Hospital Erases Medical Debt After Pro Publica Investigation

By Consumers For Quality Care, on January 17, 2020

Hospital Erases Medical Debt After Pro Publica Investigation

After an investigation last year by Pro Publica exposed Methodist Le Bonheur hospital in Memphis, Tennessee for bringing 8,300 lawsuits against low-income patients in the span of five years, the hospital has erased $11.9 million in medical debt and dropped their suits against patients.

Only a week after Pro Publica published their initial investigation, Le Bonheur began dropping many of their lawsuits. They called themselves “humbled” and vowed to change their practices. One new policy reform is that the hospital will no longer sue anyone whose household income is less than 250% of the federal poverty line.

As Pro Publica reported, the decision by Le Bonheur has been life-changing for many consumers who had virtually no way to pay their massive debts to the hospital.

One woman, Danielle Robinson, had recently missed a court-ordered payment to the hospital on her $11,500 in unpaid bills after she was laid off from her job.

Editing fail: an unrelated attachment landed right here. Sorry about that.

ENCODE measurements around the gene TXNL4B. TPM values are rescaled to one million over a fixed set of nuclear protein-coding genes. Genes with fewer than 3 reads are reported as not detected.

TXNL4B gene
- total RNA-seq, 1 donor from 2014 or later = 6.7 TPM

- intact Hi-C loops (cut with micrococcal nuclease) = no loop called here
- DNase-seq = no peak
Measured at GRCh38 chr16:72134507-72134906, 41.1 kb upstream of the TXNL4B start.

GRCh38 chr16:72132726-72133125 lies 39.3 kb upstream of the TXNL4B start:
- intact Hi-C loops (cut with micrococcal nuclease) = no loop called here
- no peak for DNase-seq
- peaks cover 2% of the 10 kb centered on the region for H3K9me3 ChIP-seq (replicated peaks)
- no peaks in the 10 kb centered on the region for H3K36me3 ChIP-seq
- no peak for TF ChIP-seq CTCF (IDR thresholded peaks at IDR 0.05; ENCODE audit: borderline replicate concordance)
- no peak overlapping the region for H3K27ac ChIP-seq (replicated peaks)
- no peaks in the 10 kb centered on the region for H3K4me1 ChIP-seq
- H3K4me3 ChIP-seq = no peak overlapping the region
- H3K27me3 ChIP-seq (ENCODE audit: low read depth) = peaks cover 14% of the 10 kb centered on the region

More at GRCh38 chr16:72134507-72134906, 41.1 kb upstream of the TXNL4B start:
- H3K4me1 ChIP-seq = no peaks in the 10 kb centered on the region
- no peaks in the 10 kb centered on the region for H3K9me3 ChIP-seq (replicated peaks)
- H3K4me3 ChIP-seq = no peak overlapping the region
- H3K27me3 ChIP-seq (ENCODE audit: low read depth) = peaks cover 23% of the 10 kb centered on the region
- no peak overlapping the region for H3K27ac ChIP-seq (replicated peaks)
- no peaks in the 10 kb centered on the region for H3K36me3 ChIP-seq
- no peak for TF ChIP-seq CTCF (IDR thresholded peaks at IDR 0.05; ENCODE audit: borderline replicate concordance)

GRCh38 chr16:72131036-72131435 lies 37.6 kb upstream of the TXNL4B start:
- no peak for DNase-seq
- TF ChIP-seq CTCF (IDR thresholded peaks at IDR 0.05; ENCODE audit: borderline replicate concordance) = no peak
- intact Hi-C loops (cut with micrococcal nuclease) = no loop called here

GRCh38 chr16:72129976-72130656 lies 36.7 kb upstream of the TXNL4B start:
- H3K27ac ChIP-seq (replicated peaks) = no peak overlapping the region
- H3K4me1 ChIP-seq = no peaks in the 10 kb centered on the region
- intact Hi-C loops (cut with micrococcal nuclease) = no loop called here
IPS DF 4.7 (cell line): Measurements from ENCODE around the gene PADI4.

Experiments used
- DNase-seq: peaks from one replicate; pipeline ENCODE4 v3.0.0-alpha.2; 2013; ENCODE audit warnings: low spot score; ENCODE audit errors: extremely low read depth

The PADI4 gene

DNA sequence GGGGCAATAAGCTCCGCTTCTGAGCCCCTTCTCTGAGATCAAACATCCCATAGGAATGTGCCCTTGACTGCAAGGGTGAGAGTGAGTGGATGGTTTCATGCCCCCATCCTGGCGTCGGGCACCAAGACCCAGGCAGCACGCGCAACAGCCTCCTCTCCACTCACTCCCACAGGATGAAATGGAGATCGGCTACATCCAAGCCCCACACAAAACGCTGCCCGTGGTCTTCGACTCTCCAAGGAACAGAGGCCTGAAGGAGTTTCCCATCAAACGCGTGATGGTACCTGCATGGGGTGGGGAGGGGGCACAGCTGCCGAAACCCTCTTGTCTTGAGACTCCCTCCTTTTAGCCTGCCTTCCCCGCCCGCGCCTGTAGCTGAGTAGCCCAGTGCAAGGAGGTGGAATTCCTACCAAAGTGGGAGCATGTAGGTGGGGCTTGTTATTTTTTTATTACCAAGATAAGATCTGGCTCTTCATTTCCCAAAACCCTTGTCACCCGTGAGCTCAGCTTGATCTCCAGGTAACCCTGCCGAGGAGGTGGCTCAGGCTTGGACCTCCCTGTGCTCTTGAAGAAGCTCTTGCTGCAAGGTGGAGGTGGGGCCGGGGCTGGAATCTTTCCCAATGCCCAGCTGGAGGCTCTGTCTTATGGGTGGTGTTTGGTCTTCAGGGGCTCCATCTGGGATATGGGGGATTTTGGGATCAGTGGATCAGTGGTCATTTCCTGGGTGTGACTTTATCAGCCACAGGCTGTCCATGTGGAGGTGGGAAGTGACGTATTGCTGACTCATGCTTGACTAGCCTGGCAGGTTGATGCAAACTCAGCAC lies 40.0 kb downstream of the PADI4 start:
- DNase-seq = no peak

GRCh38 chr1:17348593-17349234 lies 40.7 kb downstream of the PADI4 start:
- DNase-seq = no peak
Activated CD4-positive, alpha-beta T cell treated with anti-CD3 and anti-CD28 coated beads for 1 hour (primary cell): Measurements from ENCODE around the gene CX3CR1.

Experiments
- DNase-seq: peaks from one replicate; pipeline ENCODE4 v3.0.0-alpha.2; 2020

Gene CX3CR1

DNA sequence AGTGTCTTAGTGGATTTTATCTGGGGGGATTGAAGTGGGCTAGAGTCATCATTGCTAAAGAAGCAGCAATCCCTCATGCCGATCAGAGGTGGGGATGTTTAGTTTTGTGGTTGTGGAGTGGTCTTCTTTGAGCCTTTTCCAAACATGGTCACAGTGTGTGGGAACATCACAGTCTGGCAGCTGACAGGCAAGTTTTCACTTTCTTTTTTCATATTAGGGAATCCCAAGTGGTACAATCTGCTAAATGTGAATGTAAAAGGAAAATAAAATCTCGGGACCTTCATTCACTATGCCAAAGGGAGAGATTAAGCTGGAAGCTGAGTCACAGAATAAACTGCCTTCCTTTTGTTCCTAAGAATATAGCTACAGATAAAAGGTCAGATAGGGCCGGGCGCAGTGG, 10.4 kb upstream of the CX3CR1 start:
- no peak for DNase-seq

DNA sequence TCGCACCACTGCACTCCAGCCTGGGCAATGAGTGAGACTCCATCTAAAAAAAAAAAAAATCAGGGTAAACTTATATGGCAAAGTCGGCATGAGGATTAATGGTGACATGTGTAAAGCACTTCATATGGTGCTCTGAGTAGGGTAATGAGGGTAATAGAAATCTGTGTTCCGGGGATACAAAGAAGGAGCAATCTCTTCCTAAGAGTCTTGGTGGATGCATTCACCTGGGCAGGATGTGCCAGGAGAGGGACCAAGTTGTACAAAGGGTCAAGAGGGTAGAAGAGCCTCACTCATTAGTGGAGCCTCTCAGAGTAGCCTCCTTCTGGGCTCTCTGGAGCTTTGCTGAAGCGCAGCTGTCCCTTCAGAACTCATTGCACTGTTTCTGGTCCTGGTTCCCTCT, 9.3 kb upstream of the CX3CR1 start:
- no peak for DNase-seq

When Robinson was given the news that her debt had been erased, she was elated and relieved.

Nervously, she opened the letter. “As of August 1, 2019,” it said, “your total amount due is $0 for docket ROBINSON, and we have notified the court that this account has been paid in full.”

“I had to read it a couple of times just to make sure,” Robinson said. “I couldn’t believe it. I went crying around the house.”

Another woman, Tina Moore, had taken her son, Pharaoh, to Le Bonheur several times over a three year period. She had been making $50 monthly payments on her $5,000 of debt to Le Bonheur for the visits. Eventually she fell behind and found she could not cover other expenses, like her sons ongoing medical care.

“Recently, Pharaoh had an appointment with the cardiologist and I didn’t have the money then for the copayment so I canceled the appointment,” she said at her home, days after the April court appearance.

Moore was one of the millions of Americans who forego serious medical needs due to their cost.

When she found out her debt was forgiven, Moore said it felt like a weight had been lifted off her.

“It was like a weight lifted off me. I felt like I was able to breathe,” she said.

Her son, now 9 years old, is healthy, and Moore said she holds no ill will toward Methodist, which is legally required to screen and stabilize all patients who arrive in its emergency room, regardless of their ability to pay. “They were there for me when my son needed it,” she said. “They haven’t turned me away.”